Bifidobacteria have been demonstrated to have a species and strain-specific influence on immunity [14, 15, 24]. Strains of the genus Bifidobacterium have been shown to polarized Th2/Th1 responses in a specific manner, thereby modulating unbalanced cytokine production characteristic of either Th2-type (e.g. allergy) or Th1-type diseases (e.g. Crohn disease and CD) and overall inflammation [13, 25]. It has been speculated that typical adult-type bifidobacterial species such as B. adolescentis and B. catenulatum group could favour Th2-biased immune responses characteristic of allergy inflammation . In contrast, anti-inflammatory properties have been generally attributed to strains of the species B. longum mainly related to their ability to stimulate regulatory cytokine production (e.g. IL-10) [25, 26]. In this study, the higher levels of B. longum detected in control samples (biopsies and faeces) compared to those found in active and non-active CD patient samples suggest that this bifidobacterial group could exert a protective role in CD. Otherwise, changes in the intestinal environment of CD patients, such as the mucus layer composition, could secondarily lead to changes in gut bacterial populations. In this context, lower levels of B. longum have also been reported in IBD and colorectal cancer patients .
B. breve and B. bifidum numbers were particularly reduced in non-active CD patients when compared with active CD-patients and controls in both biopsy specimens, and especially in faecal samples, indicating that these reductions could be due to the gluten-free diet rather than to the disease.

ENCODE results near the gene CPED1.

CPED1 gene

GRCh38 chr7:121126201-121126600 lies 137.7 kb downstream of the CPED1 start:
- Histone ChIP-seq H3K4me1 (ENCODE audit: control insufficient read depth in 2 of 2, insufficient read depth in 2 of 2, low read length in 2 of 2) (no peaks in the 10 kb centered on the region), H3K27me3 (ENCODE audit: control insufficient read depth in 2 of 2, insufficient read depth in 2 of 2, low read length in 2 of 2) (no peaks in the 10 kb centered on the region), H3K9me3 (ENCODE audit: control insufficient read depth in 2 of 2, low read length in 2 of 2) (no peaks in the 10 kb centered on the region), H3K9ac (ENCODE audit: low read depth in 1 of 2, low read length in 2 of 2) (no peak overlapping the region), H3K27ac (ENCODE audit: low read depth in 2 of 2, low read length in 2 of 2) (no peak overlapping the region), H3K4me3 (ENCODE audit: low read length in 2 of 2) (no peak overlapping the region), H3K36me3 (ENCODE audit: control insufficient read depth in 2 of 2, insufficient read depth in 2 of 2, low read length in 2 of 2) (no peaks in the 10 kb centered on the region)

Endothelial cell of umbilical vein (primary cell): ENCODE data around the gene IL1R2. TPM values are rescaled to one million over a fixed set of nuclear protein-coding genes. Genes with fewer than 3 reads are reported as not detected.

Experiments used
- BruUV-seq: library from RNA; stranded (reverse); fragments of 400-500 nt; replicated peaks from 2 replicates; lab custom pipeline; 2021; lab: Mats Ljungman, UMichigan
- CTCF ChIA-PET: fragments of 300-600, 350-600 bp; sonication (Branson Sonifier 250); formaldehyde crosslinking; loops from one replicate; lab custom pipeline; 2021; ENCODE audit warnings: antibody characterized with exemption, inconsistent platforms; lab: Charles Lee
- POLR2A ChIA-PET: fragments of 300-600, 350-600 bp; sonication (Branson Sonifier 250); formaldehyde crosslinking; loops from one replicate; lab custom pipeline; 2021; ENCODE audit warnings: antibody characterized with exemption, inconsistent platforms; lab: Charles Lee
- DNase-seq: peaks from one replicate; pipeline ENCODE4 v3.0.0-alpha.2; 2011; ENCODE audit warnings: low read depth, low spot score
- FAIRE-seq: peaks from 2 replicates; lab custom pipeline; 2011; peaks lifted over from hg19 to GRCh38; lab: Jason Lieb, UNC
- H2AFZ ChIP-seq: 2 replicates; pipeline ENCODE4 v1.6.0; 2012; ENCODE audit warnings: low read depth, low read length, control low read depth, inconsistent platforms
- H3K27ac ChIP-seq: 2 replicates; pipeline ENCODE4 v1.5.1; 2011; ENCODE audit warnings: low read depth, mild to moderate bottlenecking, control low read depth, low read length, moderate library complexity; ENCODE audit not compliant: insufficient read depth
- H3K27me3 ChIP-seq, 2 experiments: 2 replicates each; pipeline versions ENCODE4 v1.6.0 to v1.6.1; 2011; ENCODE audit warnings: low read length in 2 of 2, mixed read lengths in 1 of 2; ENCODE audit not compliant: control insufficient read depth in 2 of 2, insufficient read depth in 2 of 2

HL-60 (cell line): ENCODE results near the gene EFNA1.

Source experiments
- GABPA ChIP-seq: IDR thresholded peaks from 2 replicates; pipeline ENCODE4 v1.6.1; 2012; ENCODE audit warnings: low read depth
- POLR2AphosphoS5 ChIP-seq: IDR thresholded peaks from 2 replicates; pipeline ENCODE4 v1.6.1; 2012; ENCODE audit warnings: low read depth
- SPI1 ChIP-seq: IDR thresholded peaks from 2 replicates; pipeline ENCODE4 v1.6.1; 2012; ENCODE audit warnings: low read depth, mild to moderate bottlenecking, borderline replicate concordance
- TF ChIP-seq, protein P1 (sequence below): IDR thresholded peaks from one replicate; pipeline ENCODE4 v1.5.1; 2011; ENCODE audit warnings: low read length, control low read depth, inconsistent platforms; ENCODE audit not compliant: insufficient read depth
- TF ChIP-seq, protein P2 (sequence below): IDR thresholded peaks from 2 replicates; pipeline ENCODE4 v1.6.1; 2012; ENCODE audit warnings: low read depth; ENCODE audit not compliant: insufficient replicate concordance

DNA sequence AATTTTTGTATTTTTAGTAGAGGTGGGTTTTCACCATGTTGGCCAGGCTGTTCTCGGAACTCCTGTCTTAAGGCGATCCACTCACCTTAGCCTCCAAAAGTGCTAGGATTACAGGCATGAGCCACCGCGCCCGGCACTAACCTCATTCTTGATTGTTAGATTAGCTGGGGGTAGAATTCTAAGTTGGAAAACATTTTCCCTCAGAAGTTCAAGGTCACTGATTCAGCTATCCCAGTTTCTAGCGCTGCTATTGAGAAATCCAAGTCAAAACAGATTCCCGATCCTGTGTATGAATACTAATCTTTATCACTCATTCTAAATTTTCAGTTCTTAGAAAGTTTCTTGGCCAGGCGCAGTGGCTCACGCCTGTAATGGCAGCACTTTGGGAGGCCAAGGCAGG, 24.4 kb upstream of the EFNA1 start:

B. adolescentis were detected in slightly higher numbers in faecal samples of active CD patients than in controls and its prevalence was also higher in faeces of non-active CD patients than in those of controls. However, this loosely association between B. adolescentis and CD was neither confirmed in biopsies nor in a preliminary study carried out previously in a few faecal samples of active CD patients and controls by PCR-DGGE .
In general, this study confirms that the dominant bifidobacterial species detected in faeces represented those found in duodenal biopsies although in different quantities (Fig. 1), supporting previous reports on adults and infants [27, 28]. Significant correlations were detected between levels of total Bifidobacterium and the species B. longum in faecal and biopsy samples, which were the bacterial groups most clearly related to CD. Therefore, faecal alterations of Bifidobacterium and B. longum levels reflect those occurring in the duodenum. These could be used as indexes of CD in faeces without the use of invasive biopsy techniques, although further studies should be carried out in other population groups to confirm such hypothesis.
Active and non-active CD is associated with changes in number, composition and prevalence of Bifidobacterium populations. The microbiota of CD patients is characterised by reductions in total Bifidobacterium and B. longum numbers. These microbial deviations are not completely restored after treatment with a gluten-free diet. Thus, the results suggest that total and specific Bifidobacterium species could be possible protective factors for CD. Therefore, the administration of specific probiotics and prebiotics to increase their intestinal levels could constitute a possible adjuvant therapeutic strategy for this disorder. Confirmation of such hypothesis would require further investigations.
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This work was supported by grant AGL2005-05788-C02-01 and Consolider Fun-C-Food CSD2007-00063 from the Spanish Ministry of Science and Innovation. The I3P-CSIC Postdoctoral Contract from the European Social Fund to MC. Collado is fully acknowledged.
The author's responsibilities were as follows: YS. made the microbiological study concept and design, MCC acquired microbiology data and made the statistical analyses. MC, CR-K and ED acquired clinical data. All authors participated in preparation of the manuscript and approved the final version. None of the authors has conflict of interests.